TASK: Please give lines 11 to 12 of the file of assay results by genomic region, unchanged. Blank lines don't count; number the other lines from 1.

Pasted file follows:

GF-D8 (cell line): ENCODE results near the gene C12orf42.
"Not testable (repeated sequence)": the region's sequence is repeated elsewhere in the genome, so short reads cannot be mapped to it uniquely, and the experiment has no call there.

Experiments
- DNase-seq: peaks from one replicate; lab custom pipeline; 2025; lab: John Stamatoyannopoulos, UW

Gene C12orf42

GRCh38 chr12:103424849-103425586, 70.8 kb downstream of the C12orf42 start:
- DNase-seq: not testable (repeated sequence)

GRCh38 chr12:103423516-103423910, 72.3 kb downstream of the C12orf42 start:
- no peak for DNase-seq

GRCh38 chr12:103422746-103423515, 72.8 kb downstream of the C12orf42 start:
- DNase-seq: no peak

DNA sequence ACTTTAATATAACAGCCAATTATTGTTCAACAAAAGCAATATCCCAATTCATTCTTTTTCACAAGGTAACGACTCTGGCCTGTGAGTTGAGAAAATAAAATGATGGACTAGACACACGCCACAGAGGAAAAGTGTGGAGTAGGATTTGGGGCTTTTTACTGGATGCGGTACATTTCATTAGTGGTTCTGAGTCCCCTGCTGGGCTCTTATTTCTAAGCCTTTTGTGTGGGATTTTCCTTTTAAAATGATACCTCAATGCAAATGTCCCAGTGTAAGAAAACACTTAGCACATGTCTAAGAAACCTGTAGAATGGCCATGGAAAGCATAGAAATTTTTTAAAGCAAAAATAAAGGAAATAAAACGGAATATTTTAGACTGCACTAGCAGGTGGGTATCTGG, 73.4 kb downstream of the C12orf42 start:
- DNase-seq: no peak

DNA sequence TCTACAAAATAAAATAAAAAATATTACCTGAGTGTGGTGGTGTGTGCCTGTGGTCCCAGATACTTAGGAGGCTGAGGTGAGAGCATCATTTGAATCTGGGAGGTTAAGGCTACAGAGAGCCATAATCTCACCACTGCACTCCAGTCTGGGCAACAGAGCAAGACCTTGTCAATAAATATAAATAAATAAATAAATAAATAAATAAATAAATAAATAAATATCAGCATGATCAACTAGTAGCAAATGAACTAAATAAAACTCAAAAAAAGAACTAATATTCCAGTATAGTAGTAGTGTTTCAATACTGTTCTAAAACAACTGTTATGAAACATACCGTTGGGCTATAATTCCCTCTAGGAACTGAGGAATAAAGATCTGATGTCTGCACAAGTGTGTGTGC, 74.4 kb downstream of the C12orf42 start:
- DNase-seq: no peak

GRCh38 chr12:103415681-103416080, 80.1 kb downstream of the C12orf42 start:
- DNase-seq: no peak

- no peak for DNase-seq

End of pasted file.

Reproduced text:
- DNase-seq: no peak

DNA sequence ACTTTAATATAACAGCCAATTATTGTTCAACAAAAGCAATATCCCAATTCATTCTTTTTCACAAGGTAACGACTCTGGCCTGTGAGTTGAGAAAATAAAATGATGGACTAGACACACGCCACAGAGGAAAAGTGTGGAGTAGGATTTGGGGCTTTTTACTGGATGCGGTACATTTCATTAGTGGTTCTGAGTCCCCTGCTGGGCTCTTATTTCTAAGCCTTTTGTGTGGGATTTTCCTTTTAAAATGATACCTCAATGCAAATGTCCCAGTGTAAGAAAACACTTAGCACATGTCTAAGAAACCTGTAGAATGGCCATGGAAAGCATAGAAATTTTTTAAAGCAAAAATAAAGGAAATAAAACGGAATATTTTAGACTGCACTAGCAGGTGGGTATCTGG, 73.4 kb downstream of the C12orf42 start: